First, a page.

Prairie Lights: An assignment I couldn’t refuse

I was going to write a regular column this week, but I found that I did not have—to use a word that has risen to prominence lately—the correct temperament for it.

I was far too serious, for one thing. The few hesitant starts I made toward a column veered off into politics, and not even the politics I know a little something about, that being local politics.

No, I found myself joining the great mass of national pundits focused on just one thing. It was like employing the Ouija board on a night when the planchette, that little device you place your fingers on, was unusually strong and willful.

I would begin writing and suddenly the dreaded letters would begin to appear: “T—r—u—m…”

Maple

Ed Kemmick/Last Best News

A rogue maple tree on Locust Street.

I’d start over, with the same results. I tried changing my tack, launching into a subject so far removed from presidential politics that there could be no reason whatsoever for those letters, in that combination, to come into play.

No dice. I could avoid the subject, but I couldn’t interest even myself in the new subject matter, which meant there was little hope of interesting anyone else.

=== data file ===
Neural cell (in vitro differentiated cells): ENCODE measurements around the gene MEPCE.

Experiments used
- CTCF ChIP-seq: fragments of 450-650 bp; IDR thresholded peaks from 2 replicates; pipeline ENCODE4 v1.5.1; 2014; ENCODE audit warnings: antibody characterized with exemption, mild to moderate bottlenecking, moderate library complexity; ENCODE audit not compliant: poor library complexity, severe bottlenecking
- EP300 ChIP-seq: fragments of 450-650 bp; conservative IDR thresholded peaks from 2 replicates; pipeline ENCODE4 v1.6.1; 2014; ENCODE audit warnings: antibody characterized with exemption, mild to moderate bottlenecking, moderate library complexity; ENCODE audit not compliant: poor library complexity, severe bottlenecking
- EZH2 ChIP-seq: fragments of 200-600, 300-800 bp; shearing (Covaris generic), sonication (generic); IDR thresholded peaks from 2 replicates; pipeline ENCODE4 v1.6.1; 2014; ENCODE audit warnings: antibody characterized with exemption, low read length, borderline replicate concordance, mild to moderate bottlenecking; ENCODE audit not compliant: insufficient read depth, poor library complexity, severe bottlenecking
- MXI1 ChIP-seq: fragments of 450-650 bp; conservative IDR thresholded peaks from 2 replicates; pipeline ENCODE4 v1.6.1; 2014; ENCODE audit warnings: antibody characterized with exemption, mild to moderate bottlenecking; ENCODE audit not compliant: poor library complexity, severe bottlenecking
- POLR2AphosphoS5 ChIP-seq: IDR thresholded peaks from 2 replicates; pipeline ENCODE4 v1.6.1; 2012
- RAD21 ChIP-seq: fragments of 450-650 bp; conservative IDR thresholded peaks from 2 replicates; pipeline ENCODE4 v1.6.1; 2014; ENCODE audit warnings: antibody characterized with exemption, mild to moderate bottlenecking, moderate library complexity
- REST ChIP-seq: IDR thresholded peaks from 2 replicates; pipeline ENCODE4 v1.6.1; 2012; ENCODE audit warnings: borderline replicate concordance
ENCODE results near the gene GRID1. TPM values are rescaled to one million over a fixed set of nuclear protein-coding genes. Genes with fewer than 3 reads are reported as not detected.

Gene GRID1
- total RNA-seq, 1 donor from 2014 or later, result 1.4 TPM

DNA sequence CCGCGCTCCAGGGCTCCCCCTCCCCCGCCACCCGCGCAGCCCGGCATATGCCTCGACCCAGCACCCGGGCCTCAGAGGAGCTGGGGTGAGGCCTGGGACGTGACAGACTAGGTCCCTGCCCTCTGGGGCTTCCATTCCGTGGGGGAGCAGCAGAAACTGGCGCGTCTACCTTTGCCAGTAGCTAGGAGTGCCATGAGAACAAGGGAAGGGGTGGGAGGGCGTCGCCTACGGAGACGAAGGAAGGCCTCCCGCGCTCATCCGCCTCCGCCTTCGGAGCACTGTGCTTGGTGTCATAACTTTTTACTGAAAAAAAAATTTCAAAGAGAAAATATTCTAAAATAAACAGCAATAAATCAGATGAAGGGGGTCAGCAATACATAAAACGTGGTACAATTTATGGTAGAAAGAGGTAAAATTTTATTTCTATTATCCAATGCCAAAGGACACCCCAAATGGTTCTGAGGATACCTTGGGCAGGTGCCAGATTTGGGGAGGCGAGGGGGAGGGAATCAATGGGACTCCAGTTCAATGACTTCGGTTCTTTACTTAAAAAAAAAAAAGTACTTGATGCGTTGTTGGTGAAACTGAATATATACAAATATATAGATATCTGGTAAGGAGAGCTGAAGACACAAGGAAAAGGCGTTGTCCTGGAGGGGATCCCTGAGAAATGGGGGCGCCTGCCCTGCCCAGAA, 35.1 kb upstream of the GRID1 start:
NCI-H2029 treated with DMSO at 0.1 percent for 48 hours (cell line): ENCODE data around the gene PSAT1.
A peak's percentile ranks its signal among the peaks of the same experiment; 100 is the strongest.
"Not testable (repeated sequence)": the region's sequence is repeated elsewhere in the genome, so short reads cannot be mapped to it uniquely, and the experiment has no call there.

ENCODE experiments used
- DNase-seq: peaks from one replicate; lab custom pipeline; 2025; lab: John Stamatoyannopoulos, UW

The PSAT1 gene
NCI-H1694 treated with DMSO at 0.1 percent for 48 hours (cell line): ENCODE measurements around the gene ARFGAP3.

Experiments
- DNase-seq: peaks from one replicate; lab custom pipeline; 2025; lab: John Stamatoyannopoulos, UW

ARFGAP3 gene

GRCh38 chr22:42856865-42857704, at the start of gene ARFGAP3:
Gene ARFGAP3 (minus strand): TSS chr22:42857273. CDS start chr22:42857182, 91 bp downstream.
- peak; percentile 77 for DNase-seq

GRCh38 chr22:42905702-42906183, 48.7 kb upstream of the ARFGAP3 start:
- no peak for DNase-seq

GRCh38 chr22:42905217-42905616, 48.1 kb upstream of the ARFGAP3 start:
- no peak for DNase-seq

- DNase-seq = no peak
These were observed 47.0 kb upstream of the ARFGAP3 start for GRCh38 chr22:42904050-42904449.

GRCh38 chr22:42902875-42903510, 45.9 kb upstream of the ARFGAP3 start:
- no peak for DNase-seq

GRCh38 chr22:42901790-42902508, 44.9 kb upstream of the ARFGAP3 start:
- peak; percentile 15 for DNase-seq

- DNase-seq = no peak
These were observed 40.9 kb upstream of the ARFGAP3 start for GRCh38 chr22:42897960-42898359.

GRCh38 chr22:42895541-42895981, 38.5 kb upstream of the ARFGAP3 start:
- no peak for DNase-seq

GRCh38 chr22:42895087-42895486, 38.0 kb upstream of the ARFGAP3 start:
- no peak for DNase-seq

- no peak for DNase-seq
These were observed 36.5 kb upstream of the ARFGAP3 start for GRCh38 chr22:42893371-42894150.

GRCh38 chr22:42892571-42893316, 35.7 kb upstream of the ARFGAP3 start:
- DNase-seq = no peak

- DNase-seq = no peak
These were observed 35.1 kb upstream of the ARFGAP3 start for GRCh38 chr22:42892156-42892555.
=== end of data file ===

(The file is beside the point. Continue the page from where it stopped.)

Meanwhile, in the back of my mind, there was one subject that wouldn’t go away. That was the profusion of fall colors I had been seeing everywhere for the past few days, every time I ventured away from the world headquarters of Last Best News on Minnesota Avenue.

There had been no creeping up on fall this year, as far as I could tell, no subtle, drawn-out transition from the green and brown of summer to the riot of fall’s fiery palette. One day not long ago fall just seemed to spring up on us (if I can use “spring” in this context intelligibly).

So I did what I had evidently been longing to do, which was to send myself out, camera in hand, to capture images of this fleeting mini-season, which I knew could disappear as suddenly as it appeared. Over several days, by car and bicycle and on foot, I ambled around Billings and its near outskirts, preserving what was in the scope of my meager powers with the camera to preserve.

You could probably send a monkey out with a decent camera and it would come up with a decent photo gallery, given the brilliant colors on display everywhere in town, but still, I would be interested to know what the monkey found worth photographing.

That’s what a camera is, a contraption that allows us to see what others see when they look at the same things we look at, but focus on an aspect of it that we might not have noticed. In that respect it isn’t that much different from writing, if I may come back to my justification for giving over this week’s Prairie Lights to a collection of photographs.

I will only add this: that it is worth something to consider that whatever happens on Nov. 8, scenes like the ones recorded here will continue to display themselves indefinitely, as they have for millennia. They, whoever they are, can’t take that away from us.

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